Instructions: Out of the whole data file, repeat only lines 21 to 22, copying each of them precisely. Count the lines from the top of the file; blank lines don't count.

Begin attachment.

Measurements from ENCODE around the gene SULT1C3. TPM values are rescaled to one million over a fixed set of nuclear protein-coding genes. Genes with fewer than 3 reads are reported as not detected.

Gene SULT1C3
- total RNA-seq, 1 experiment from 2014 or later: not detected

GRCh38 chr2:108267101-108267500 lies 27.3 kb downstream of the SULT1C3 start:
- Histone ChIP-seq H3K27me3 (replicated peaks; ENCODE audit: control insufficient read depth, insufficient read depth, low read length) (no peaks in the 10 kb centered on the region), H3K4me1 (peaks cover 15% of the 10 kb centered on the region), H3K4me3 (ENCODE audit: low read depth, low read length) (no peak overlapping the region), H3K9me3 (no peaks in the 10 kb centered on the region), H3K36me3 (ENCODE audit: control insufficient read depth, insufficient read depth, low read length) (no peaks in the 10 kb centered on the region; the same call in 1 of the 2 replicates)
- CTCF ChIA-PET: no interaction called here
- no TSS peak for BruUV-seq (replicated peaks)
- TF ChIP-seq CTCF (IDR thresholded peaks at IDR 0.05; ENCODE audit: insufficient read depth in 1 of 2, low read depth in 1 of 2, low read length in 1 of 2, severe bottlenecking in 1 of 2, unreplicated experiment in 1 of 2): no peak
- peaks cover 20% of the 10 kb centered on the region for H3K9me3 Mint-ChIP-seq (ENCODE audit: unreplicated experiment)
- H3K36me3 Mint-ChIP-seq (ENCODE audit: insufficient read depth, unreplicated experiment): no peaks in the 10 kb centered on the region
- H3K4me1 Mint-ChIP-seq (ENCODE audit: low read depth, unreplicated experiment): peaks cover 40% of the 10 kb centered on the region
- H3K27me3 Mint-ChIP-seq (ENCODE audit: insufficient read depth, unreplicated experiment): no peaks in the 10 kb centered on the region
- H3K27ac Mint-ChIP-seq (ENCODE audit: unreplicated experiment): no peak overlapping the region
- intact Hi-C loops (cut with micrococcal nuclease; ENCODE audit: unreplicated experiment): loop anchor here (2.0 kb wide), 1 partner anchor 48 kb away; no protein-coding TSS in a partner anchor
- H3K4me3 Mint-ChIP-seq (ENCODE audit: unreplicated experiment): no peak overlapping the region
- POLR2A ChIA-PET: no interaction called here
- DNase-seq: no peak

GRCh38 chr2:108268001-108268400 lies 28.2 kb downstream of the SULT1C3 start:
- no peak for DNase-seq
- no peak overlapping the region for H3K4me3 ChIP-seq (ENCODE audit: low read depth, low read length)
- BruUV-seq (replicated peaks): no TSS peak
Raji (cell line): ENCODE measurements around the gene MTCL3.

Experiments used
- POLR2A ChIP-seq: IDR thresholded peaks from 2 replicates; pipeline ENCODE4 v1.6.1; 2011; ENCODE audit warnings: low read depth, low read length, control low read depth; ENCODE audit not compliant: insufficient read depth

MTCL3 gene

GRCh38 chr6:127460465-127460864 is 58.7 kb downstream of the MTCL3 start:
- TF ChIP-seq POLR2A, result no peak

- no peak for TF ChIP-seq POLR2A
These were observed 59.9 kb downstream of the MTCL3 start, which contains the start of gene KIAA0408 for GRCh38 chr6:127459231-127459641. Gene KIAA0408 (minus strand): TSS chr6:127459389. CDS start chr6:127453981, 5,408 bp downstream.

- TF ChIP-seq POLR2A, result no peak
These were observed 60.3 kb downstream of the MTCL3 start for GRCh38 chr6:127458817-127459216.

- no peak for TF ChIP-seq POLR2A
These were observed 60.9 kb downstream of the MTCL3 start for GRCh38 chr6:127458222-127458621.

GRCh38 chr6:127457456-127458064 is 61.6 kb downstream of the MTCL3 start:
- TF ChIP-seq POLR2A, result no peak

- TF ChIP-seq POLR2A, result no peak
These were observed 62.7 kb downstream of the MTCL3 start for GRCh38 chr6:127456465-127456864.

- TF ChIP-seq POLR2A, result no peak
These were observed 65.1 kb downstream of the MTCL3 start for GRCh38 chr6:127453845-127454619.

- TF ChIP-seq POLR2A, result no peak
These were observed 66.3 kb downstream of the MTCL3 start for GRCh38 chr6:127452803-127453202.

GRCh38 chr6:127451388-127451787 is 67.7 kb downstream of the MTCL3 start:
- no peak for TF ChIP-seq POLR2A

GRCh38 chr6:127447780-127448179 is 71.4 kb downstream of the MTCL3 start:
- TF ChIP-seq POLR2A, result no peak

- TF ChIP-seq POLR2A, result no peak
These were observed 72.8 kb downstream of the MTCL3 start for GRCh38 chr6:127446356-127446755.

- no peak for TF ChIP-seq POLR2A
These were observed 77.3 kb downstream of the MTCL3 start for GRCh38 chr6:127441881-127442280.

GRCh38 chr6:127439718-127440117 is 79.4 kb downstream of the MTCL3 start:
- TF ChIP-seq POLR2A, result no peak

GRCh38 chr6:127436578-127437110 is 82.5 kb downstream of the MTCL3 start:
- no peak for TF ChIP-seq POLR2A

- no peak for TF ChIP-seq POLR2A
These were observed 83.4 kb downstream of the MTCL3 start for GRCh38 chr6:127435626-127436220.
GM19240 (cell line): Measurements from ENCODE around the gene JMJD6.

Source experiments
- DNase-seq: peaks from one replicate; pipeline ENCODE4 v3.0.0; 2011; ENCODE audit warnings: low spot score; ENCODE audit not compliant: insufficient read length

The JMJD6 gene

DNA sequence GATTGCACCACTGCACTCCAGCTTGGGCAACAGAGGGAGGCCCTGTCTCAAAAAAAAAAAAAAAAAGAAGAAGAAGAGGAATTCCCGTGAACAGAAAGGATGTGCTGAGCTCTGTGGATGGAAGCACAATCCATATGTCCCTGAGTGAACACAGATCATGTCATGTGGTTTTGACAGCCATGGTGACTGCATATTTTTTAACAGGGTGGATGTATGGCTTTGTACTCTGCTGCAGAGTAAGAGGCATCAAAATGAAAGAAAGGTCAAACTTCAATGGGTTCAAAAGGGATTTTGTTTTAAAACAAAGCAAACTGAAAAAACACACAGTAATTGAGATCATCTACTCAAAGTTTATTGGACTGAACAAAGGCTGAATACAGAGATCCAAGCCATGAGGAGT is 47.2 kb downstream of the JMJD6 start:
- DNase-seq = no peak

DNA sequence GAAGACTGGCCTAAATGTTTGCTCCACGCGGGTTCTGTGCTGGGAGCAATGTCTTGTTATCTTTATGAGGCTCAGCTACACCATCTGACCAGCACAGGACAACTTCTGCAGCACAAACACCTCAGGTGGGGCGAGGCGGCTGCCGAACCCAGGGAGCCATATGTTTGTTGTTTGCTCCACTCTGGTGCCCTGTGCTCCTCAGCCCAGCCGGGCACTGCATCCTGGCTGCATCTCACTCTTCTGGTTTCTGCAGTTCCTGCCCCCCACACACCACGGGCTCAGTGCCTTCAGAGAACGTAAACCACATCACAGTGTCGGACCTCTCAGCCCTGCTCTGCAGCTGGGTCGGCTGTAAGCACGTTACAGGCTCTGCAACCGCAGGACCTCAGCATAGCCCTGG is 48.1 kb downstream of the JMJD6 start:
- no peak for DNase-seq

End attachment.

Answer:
- BruUV-seq (replicated peaks): no TSS peak
Raji (cell line): ENCODE measurements around the gene MTCL3.